When I was a kid, Liar Liar was a staple in my household. It was just one of those films that, no matter how many times you’ve seen it and it happens to be on TV, must be watched. Despite it being only one of several comedies that make up Jim Carrey’s impressive filmography, Liar Liar is perhaps one of the funniest and most entertaining of his films. And even in its most zany and crude moments, the film has always been about the love between a father and his son and the freedom that comes with telling the truth. On the 20th anniversary of its release, I’m reminded of the reasons Liar Liar is one the films that still makes me laugh two decades later and why it stands the test of time.
“I. Can’t. Lie,” screeches Jim Carrey’s Fletcher Reed. A snobbish, piggish lawyer with seemingly no sense of a moral compass and the emotional sensitivity of a grain of salt, Fletcher is a terrible ex-husband, father, and friend. The one thing he is good at is lying to get his way. Naturally, the film has Carrey glide around as a lawyer with the expensive suit, expensive office, and expensive car. All at the expense of his marriage, his son, and his ability to sympathize with anyone.
Jim Carrey has always been over the top in his comedic roles, see: Ace Ventura and Dumb and Dumber. But what makes Liar Liar one of his standout comedic performances is the fact that there is a moral to the story and it’s centered around his character being a good father and loving his son enough to tell him the truth. In every scene, Carrey’s eyes gleam with a childish glee that fits the tone of the film. His spontaneity is magnified rather than limited by the boundaries of the film. And the film has boundaries, but Carrey is able to unleash his comedic insanity while still allowing the story to remain grounded in its themes.
Liar Liar spotlights the physical humor that Carrey has shown restraint in post Bruce Almighty. An example of this is in the scene with him and the pen. The comedic actor is fighting with a pen for minutes on end, trying to make himself write down a lie, and it is one of the most memorable scenes in the film. Carrey throws himself across his office table, has a stare-down with the pen (that is blue, not red, thank you very much), destroys his office, falls to the ground, pants, scoffs, runs around, bangs his head and body against multiple surfaces, and makes weird and pained faces. By the end of it all, he looks physically exhausted, like he’d just climbed a mountain and collapsed at the top. This single scene cleverly showcases Carrey’s extensive comedic chops that go beyond just talking a mile-a-minute and ad-libbing, which he does a lot in this film, too.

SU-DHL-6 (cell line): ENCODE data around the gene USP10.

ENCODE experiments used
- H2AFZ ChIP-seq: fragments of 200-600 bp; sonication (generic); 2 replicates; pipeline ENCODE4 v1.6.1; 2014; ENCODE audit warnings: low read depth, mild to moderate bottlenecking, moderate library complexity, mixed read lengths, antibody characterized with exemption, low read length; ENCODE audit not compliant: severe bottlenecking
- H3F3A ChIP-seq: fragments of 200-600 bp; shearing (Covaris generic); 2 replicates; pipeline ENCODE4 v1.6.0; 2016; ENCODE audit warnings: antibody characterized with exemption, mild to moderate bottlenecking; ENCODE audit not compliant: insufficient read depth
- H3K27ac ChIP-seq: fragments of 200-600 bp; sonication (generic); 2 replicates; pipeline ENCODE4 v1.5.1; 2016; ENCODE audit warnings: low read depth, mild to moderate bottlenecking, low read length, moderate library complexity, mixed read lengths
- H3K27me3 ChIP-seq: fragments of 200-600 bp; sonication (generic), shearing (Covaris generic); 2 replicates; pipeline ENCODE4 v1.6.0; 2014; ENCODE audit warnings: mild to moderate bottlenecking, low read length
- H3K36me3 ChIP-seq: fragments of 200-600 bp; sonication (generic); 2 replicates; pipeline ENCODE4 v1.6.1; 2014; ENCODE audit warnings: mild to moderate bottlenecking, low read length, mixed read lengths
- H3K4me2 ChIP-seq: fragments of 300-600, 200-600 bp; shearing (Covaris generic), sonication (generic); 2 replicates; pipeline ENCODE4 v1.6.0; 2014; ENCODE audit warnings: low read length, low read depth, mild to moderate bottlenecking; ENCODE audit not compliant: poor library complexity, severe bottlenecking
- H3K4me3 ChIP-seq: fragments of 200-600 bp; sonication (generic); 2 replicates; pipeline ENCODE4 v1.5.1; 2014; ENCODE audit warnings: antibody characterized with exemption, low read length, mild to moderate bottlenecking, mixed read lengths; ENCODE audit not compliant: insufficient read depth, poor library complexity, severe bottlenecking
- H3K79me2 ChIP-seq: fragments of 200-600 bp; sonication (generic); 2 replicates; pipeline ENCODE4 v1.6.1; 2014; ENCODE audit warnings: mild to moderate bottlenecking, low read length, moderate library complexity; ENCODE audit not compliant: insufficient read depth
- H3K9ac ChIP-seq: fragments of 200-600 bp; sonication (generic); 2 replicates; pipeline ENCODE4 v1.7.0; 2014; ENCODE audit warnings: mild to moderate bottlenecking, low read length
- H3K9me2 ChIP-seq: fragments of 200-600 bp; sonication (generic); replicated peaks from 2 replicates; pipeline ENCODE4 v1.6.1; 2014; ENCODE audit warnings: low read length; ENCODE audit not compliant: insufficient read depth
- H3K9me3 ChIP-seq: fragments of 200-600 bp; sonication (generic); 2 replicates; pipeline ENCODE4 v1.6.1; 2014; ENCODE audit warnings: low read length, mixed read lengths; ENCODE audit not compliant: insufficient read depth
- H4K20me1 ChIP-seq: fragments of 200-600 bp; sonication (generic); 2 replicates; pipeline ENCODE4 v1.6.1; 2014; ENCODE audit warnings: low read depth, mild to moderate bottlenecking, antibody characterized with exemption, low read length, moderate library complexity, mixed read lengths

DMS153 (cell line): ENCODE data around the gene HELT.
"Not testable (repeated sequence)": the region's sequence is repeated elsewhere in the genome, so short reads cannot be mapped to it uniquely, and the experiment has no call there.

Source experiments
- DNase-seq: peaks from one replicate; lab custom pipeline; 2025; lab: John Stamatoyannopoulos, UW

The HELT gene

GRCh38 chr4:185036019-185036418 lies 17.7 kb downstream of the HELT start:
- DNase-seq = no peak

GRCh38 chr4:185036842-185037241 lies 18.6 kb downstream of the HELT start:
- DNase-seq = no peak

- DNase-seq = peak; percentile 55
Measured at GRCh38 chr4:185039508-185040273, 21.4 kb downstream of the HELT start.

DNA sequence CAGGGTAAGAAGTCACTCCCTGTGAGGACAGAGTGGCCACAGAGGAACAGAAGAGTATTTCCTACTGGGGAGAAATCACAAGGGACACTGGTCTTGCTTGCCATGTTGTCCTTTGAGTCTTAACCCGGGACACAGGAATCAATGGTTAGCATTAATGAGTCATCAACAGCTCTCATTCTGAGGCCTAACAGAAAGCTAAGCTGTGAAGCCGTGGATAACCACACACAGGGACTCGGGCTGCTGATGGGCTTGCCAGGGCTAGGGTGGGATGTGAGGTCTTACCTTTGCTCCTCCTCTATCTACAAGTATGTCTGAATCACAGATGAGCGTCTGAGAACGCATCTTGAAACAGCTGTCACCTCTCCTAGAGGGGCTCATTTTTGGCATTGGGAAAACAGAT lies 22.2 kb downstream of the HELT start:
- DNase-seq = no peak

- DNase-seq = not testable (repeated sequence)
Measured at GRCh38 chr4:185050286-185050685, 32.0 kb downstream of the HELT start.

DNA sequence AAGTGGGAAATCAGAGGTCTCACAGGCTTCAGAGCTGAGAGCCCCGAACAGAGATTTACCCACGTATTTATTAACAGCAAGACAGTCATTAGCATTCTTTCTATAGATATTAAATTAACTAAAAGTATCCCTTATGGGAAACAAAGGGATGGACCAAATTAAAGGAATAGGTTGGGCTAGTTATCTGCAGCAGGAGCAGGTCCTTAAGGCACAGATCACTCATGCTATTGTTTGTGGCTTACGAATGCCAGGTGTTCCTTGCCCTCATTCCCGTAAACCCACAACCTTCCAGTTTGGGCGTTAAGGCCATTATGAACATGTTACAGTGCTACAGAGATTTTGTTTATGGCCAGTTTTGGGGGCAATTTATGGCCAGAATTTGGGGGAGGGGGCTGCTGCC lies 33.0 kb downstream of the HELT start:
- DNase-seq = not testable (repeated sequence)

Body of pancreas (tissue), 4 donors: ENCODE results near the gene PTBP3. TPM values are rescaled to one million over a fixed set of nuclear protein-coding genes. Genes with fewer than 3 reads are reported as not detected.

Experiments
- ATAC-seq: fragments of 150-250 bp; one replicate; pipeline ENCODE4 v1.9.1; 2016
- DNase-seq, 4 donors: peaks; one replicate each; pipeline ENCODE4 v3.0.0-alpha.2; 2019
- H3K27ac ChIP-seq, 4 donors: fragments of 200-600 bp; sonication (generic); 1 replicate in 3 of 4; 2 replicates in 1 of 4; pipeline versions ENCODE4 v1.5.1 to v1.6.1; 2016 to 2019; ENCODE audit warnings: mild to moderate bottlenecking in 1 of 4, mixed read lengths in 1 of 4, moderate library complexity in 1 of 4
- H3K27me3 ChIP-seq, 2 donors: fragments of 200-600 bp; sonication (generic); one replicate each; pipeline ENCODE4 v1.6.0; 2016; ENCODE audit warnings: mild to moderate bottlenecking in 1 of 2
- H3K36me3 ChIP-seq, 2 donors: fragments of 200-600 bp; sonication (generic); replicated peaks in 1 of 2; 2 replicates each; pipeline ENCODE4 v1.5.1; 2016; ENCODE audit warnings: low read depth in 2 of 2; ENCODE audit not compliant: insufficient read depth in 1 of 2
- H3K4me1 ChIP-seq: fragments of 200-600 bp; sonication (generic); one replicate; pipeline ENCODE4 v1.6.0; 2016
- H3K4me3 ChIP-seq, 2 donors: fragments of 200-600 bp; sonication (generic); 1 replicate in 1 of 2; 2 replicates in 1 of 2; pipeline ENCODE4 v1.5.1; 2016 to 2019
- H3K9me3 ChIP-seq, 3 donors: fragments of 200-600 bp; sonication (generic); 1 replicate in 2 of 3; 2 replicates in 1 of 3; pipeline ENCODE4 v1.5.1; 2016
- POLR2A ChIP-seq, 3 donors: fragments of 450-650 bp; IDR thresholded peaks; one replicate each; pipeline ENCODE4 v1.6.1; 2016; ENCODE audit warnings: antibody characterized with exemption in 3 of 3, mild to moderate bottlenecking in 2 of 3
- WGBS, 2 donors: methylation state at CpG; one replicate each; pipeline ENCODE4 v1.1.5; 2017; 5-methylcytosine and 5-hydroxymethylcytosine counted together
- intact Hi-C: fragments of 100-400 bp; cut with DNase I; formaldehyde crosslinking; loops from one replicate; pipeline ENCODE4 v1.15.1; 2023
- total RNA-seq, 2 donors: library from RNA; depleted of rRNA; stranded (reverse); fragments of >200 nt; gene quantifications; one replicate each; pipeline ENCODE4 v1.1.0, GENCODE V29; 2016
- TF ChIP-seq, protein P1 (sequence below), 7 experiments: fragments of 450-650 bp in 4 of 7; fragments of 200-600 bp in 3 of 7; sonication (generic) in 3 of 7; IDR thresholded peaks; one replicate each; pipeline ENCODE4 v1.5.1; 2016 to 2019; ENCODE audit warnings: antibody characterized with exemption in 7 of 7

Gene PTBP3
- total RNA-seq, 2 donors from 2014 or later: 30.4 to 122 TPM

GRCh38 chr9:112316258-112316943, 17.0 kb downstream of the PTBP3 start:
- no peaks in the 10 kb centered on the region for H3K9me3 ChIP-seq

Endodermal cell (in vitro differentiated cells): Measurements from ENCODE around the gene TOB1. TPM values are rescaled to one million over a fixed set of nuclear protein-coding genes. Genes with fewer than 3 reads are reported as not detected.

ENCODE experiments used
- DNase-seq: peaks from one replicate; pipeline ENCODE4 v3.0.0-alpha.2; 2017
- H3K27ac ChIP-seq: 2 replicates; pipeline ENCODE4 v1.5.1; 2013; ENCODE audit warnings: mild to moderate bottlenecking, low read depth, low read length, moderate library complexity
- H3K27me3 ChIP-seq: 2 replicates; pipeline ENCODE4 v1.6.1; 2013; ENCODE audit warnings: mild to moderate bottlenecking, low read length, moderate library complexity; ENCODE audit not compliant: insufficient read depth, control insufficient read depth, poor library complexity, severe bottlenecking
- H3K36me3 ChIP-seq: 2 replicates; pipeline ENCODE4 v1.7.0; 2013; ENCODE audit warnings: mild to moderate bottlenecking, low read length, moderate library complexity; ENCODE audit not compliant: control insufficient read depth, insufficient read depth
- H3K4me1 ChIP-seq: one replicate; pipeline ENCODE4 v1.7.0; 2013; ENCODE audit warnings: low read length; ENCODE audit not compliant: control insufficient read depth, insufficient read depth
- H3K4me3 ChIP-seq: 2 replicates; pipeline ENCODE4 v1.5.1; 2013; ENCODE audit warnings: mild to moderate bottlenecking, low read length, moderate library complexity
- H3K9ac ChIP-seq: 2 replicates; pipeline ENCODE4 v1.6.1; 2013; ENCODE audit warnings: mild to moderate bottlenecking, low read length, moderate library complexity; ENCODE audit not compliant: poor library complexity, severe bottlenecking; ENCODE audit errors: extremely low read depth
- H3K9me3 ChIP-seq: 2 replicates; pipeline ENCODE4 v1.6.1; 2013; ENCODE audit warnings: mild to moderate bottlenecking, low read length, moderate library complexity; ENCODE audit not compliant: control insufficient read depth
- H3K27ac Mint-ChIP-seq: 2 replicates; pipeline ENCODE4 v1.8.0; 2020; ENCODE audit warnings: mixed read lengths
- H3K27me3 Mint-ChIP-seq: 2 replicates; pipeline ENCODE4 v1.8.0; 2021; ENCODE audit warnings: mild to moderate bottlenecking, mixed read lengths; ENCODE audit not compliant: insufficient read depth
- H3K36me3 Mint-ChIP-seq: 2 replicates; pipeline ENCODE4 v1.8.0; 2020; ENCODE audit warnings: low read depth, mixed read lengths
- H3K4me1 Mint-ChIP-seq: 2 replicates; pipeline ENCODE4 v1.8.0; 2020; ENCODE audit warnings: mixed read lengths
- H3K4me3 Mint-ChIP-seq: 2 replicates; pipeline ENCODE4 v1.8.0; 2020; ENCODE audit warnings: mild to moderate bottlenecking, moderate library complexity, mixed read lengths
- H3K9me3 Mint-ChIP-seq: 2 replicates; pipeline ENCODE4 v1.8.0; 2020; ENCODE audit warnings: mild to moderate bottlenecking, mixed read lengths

I can make the case that Liar Liar, deep down, is essentially a family film (with some crude humor). At least it was considered to be in my house growing up. I still quote it and my brother has reenacted the pen scene, down to the last detail. It’s a simple film with a simple plot. Carrey’s obnoxious character (at least until the final third of the film) is tempered by the sweet innocence of Max Fletcher, played by the then five-year-old Justin Cooper. Without the family element, Liar Liar would have just been another comedy and it wouldn’t have carried the same amount of emotional weight. It’s the relationship between Fletcher and Max that provides the film with a deeper connection and heartfelt moments that feel genuine. When Carrey and Cooper interact– like in the scene where Max tells Fletcher that, despite adults lying to him all the time to spare his feelings, Fletcher is the only one who makes him feel bad–it’s hard not to become invested in their happiness. Their relationship is the core of the film and grounds the film amid the ludicrous behavior running rampant throughout.
Twenty years later and Liar Liar is probably one of the slightly overlooked films in Carrey’s career, with most people citing his other roles like The Mask and Bruce Almighty when referencing his comedies. The film’s humor has managed to age well. It’s still outrageous, still full of slapstick comedy, and yet the film is surprisingly sweet. The weight of the film is carried on Carrey’s shoulders, but the supporting cast’s ability to roll with everything that comes out of his mouth is truly amazing. Whether it’s the film’s zany humor, its excessive insanity, or its thematic lesson about telling the truth, it’s all wrapped in a simple film that has outstanding comedic timing. Whether it’s my nostalgia or the fact that it remains a go-to pick-me-up whenever it happens to be playing on TV, Liar Liar continues to withstand the test of time and boasts one of Jim Carrey’s best comedic performances.